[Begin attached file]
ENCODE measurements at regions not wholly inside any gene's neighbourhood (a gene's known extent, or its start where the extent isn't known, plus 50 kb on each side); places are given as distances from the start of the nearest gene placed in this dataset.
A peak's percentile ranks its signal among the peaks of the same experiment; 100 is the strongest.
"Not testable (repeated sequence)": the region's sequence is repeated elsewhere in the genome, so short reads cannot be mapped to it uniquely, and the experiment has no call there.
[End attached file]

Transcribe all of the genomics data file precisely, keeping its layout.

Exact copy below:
ENCODE measurements at regions not wholly inside any gene's neighbourhood (a gene's known extent, or its start where the extent isn't known, plus 50 kb on each side); places are given as distances from the start of the nearest gene placed in this dataset.
A peak's percentile ranks its signal among the peaks of the same experiment; 100 is the strongest.
"Not testable (repeated sequence)": the region's sequence is repeated elsewhere in the genome, so short reads cannot be mapped to it uniquely, and the experiment has no call there.